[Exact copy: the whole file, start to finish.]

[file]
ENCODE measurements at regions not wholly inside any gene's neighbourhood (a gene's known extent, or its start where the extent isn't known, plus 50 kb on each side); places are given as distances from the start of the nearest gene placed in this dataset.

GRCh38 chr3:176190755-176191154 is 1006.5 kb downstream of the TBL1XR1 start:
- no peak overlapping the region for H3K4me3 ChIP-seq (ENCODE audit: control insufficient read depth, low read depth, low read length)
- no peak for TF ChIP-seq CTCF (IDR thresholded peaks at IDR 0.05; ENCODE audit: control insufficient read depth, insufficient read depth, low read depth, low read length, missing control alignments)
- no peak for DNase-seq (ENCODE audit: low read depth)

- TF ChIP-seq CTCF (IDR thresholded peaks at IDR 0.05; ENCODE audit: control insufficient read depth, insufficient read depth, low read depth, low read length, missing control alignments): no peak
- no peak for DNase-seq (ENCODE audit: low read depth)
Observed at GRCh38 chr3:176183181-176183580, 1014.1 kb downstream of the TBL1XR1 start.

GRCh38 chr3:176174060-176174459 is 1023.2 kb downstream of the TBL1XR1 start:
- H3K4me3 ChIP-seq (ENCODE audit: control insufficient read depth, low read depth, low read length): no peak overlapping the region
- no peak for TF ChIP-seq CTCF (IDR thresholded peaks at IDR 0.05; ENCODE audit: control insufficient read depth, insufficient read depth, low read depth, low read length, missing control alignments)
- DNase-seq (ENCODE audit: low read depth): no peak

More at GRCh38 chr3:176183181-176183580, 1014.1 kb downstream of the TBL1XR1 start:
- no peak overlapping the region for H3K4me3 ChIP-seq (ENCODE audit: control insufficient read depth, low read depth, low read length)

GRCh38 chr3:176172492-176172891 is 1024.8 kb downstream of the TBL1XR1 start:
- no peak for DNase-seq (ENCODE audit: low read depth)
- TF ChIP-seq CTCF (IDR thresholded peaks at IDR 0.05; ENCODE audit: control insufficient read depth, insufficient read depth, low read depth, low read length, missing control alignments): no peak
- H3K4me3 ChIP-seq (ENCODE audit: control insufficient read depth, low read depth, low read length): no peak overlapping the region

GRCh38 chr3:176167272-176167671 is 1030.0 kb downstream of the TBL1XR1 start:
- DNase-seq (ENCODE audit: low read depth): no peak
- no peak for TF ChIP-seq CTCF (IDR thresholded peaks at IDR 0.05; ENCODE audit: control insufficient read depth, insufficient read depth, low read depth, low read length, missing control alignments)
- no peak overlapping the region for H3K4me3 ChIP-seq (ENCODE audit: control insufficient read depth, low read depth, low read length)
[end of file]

ENCODE measurements at regions not wholly inside any gene's neighbourhood (a gene's known extent, or its start where the extent isn't known, plus 50 kb on each side); places are given as distances from the start of the nearest gene placed in this dataset.

GRCh38 chr3:176190755-176191154 is 1006.5 kb downstream of the TBL1XR1 start:
- no peak overlapping the region for H3K4me3 ChIP-seq (ENCODE audit: control insufficient read depth, low read depth, low read length)
- no peak for TF ChIP-seq CTCF (IDR thresholded peaks at IDR 0.05; ENCODE audit: control insufficient read depth, insufficient read depth, low read depth, low read length, missing control alignments)
- no peak for DNase-seq (ENCODE audit: low read depth)

- TF ChIP-seq CTCF (IDR thresholded peaks at IDR 0.05; ENCODE audit: control insufficient read depth, insufficient read depth, low read depth, low read length, missing control alignments): no peak
- no peak for DNase-seq (ENCODE audit: low read depth)
Observed at GRCh38 chr3:176183181-176183580, 1014.1 kb downstream of the TBL1XR1 start.

GRCh38 chr3:176174060-176174459 is 1023.2 kb downstream of the TBL1XR1 start:
- H3K4me3 ChIP-seq (ENCODE audit: control insufficient read depth, low read depth, low read length): no peak overlapping the region
- no peak for TF ChIP-seq CTCF (IDR thresholded peaks at IDR 0.05; ENCODE audit: control insufficient read depth, insufficient read depth, low read depth, low read length, missing control alignments)
- DNase-seq (ENCODE audit: low read depth): no peak

More at GRCh38 chr3:176183181-176183580, 1014.1 kb downstream of the TBL1XR1 start:
- no peak overlapping the region for H3K4me3 ChIP-seq (ENCODE audit: control insufficient read depth, low read depth, low read length)

GRCh38 chr3:176172492-176172891 is 1024.8 kb downstream of the TBL1XR1 start:
- no peak for DNase-seq (ENCODE audit: low read depth)
- TF ChIP-seq CTCF (IDR thresholded peaks at IDR 0.05; ENCODE audit: control insufficient read depth, insufficient read depth, low read depth, low read length, missing control alignments): no peak
- H3K4me3 ChIP-seq (ENCODE audit: control insufficient read depth, low read depth, low read length): no peak overlapping the region

GRCh38 chr3:176167272-176167671 is 1030.0 kb downstream of the TBL1XR1 start:
- DNase-seq (ENCODE audit: low read depth): no peak
- no peak for TF ChIP-seq CTCF (IDR thresholded peaks at IDR 0.05; ENCODE audit: control insufficient read depth, insufficient read depth, low read depth, low read length, missing control alignments)
- no peak overlapping the region for H3K4me3 ChIP-seq (ENCODE audit: control insufficient read depth, low read depth, low read length)